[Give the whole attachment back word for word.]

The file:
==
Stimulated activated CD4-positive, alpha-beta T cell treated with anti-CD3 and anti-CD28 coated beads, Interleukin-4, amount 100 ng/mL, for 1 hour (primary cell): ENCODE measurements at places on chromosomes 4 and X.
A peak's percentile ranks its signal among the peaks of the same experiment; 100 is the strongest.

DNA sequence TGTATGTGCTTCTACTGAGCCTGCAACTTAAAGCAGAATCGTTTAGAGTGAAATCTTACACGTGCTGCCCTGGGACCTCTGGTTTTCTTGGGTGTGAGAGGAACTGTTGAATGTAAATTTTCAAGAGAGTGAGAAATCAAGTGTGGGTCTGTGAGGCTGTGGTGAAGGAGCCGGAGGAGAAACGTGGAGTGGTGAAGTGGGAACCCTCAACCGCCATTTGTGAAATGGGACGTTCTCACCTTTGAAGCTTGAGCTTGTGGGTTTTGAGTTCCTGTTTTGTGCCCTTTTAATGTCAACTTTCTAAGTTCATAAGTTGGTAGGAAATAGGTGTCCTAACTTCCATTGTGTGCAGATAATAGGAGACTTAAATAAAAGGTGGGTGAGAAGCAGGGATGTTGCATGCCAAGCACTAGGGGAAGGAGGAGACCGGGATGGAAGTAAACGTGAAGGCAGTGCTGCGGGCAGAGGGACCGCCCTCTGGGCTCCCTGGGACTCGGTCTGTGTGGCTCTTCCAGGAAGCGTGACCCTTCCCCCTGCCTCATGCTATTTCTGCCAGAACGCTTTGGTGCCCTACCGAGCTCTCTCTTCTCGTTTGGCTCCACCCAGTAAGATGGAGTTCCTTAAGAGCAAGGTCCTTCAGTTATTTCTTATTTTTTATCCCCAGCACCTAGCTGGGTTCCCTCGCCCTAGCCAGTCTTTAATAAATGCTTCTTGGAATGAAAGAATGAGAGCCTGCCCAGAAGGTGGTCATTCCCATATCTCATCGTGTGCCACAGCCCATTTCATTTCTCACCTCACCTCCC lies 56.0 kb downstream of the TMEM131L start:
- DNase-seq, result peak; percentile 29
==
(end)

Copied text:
Stimulated activated CD4-positive, alpha-beta T cell treated with anti-CD3 and anti-CD28 coated beads, Interleukin-4, amount 100 ng/mL, for 1 hour (primary cell): ENCODE measurements at places on chromosomes 4 and X.
A peak's percentile ranks its signal among the peaks of the same experiment; 100 is the strongest.

DNA sequence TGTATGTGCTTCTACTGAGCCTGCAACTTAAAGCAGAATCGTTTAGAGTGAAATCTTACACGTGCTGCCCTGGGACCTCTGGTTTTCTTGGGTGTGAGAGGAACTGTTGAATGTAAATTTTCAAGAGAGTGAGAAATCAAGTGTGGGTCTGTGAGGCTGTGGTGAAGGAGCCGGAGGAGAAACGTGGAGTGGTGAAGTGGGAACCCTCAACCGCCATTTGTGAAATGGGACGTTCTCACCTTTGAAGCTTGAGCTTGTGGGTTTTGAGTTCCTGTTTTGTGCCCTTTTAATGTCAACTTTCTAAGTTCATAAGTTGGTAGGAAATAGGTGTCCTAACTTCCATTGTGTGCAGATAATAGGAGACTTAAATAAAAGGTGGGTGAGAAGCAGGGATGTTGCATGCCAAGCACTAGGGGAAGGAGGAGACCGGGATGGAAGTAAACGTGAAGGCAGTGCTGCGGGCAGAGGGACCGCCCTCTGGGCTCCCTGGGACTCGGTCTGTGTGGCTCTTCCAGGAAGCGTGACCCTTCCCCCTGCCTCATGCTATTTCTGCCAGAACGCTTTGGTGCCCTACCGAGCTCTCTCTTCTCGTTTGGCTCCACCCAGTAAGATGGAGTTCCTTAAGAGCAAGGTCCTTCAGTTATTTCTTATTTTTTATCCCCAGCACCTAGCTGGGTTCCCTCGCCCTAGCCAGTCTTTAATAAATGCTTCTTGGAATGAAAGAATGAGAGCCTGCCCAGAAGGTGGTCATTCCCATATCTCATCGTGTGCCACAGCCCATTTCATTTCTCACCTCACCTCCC lies 56.0 kb downstream of the TMEM131L start:
- DNase-seq, result peak; percentile 29